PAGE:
If you're not familiar with morels, they are pricey ($18-$30 a pound), weird looking fungi that have a strong mushroom-y taste. You can stuff them, make pastas with them, sauces, etc. They're out of my price range but good for a treat every now and then.
And the risotto? Outstanding. After doing extensive research on morels, I discovered that asparagus is a common pairing, so through that into the mix for a nice summer taste. The goat cheese kept the creamy texture that risotto is so well known for, almost giving the dish the feeling of mac and cheese (without the grease) and was subtle without overpowering the mushrooms or asparagus. Overall, this is definitely a recipe that could be made again for dinner parties... or as a post-detox celebration.

Sunday, June 20, 2010

Broccoli Rabe, Turnip and Garlic Spears soup

There's something so exciting and enticing abou finding new ingredients and experimenting with them. On a recent trip to Uwajimaya (an Asian grocery superstore), I found myself in fresh produce heaven. I've always known that they had a wide variety of produce, but I rarely ever go because it's completely out of the way. That ends now as I will definitely be going back as often as possible for new ingredients to try.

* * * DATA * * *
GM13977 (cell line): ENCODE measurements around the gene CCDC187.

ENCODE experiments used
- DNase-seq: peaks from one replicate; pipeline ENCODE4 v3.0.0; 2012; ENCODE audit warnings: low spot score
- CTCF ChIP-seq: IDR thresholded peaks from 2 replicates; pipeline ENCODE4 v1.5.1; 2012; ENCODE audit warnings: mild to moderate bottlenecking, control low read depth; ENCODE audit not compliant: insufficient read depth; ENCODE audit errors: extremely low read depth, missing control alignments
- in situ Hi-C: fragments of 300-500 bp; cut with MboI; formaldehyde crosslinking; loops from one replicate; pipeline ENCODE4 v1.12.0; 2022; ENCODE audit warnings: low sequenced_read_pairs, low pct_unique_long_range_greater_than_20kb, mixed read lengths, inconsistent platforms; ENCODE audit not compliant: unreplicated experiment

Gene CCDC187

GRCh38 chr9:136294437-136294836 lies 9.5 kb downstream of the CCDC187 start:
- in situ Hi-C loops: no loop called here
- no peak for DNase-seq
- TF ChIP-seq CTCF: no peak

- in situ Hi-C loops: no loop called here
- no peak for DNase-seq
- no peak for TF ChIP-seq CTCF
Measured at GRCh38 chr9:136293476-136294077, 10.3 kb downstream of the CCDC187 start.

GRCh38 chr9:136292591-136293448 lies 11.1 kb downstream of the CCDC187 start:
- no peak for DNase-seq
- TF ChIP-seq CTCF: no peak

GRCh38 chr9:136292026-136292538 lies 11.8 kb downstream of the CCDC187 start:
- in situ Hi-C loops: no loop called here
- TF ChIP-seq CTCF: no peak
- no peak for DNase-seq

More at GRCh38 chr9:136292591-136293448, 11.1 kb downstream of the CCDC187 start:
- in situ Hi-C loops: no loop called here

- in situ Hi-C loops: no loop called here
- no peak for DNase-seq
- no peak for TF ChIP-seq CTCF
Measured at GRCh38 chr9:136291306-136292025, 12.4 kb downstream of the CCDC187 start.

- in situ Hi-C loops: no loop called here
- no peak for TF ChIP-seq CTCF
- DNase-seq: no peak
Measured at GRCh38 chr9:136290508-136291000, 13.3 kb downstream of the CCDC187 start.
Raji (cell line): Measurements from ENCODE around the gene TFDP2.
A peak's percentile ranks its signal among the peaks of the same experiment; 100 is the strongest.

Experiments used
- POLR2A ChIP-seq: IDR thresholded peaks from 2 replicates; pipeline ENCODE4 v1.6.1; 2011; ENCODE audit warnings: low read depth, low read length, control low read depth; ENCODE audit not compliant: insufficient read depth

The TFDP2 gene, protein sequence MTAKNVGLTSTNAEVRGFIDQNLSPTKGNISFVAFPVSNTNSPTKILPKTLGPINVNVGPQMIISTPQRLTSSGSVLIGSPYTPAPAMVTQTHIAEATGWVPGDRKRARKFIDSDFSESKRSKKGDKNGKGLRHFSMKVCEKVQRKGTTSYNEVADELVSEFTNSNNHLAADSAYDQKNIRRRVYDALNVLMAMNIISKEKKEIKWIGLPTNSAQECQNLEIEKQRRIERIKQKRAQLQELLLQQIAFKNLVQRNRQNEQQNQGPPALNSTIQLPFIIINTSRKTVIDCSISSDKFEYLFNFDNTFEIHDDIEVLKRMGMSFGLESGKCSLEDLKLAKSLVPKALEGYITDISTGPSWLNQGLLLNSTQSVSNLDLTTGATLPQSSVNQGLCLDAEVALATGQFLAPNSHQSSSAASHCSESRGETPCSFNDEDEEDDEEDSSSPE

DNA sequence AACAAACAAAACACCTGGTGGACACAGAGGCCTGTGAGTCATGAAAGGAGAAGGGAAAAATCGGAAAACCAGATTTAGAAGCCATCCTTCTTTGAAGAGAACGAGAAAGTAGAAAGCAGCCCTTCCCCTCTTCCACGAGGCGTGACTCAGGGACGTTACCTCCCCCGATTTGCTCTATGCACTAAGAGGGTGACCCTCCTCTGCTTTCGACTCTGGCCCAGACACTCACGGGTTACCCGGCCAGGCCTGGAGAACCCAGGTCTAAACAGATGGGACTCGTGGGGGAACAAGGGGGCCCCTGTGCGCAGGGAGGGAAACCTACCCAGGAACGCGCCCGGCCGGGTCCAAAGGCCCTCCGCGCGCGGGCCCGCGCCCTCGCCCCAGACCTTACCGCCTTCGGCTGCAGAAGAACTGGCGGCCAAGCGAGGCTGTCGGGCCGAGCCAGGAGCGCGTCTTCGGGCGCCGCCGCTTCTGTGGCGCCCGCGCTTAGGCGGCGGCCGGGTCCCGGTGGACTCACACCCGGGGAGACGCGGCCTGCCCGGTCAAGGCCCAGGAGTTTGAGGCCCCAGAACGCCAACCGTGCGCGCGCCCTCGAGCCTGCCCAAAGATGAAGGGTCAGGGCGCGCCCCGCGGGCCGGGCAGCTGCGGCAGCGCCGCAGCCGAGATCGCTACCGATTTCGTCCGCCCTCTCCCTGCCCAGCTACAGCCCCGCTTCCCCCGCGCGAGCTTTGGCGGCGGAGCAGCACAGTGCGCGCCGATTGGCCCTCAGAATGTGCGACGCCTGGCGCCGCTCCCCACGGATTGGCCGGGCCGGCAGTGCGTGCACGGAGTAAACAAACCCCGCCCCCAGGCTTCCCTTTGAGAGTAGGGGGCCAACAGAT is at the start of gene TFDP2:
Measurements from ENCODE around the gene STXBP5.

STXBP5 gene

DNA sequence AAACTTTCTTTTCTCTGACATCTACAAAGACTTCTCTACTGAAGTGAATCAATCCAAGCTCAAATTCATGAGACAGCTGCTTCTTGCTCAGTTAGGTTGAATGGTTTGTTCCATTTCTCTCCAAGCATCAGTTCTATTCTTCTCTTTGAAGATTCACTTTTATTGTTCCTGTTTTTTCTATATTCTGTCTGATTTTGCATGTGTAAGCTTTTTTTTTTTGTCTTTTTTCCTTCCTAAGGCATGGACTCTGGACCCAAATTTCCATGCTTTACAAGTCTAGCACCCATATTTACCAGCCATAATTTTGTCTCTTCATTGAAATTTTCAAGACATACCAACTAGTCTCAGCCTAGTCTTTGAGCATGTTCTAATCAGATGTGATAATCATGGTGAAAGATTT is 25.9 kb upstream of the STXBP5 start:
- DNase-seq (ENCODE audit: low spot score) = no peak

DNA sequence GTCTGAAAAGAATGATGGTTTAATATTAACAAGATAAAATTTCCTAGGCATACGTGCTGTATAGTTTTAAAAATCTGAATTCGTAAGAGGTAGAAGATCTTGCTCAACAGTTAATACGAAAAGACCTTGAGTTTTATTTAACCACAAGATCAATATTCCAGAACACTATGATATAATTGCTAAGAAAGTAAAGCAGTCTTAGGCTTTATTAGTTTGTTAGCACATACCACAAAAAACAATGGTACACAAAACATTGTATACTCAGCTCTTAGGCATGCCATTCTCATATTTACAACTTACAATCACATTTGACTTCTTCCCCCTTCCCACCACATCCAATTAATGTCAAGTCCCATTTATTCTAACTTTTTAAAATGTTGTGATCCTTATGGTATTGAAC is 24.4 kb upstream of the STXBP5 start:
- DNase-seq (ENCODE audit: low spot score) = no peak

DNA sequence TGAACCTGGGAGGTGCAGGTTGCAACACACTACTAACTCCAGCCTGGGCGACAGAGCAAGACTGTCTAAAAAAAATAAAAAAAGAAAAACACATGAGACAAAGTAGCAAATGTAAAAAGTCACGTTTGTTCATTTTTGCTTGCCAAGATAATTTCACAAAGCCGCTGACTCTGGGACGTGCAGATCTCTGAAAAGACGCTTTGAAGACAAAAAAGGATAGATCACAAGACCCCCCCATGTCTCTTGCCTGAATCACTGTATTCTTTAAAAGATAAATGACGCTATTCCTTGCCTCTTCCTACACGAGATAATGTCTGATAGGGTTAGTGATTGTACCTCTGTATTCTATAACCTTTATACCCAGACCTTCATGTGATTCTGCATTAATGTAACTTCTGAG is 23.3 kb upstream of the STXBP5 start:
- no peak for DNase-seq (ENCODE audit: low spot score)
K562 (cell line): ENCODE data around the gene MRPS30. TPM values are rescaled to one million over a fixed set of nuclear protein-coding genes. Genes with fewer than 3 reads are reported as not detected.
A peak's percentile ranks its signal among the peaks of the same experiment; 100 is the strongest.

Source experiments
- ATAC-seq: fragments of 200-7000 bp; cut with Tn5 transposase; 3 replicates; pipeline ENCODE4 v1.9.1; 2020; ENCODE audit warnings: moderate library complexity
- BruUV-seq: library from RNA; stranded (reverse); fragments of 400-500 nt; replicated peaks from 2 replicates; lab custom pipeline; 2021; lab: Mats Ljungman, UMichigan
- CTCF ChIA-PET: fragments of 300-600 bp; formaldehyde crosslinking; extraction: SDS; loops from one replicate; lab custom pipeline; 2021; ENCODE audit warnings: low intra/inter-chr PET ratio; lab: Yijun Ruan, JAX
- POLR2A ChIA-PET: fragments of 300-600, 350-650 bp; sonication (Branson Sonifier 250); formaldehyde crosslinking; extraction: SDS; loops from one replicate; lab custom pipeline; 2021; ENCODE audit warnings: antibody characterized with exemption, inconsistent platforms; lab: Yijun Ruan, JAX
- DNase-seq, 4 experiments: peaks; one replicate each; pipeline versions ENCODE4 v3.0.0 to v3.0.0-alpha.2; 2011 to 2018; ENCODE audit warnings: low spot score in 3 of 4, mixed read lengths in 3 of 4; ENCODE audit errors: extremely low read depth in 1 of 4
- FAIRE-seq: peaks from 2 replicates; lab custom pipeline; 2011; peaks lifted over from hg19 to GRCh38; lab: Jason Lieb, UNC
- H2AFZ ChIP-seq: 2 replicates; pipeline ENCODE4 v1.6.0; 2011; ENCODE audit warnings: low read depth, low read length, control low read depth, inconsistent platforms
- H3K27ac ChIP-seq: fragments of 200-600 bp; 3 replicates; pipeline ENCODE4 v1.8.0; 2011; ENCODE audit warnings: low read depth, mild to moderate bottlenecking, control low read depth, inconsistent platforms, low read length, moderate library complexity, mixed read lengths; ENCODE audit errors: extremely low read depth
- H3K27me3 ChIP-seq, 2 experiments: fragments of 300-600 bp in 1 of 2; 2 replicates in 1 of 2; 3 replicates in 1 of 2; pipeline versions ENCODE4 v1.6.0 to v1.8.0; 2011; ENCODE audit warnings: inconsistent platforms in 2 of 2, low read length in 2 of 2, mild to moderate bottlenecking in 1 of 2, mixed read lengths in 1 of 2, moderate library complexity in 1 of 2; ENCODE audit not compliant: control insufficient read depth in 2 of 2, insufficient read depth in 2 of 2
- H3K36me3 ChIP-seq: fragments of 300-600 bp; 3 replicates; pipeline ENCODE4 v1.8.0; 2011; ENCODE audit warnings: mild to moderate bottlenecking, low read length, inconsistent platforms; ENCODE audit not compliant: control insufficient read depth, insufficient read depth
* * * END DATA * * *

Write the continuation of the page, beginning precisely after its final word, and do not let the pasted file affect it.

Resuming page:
I wandered around looking at the different greens and roots and veggies, completely wide-eyed and in awe of the possibilities... I didn’t know where to start! After a minute of daydreaming, I was snapped back to reality by a helpful produce guy wanting to know if I needed help. Not wanting him to know exactly how nerdy and excited I was, I managed to shake
my head and squeak out "I'm fine, thanks" as normally as I could.

What I walked away with ultimately wasn't that exciting per say, but all the ingredients are new to me. I got turnips, garlic spears, broccoli rabe and morels. Garlic spears are the stems and flowers from elephant garlic. Raw they are sharp, peppery and have a strong garlic flavor that will knock your socks off. Cooked, they're more mild but equally delicious. Broccoli rabe (also known as rappini) is a leafy green. It's actually a relative of the turnip, not broccoli, and has a taste reminiscent to broccoli, but more bitter.

This soup tastes (and looks) like spring. It's similar to cream of broccoli, without the cream and the flavors are as green as the soup itself. It has a hint of garlic and a slight bitterness to it, and it's freshness that feels appropriate for the spring-like weather that we've been experiencing here in Seattle. It's tasty hot, but versatile enough that it could also be served cold for a nice treat on a hot summer day. Yum!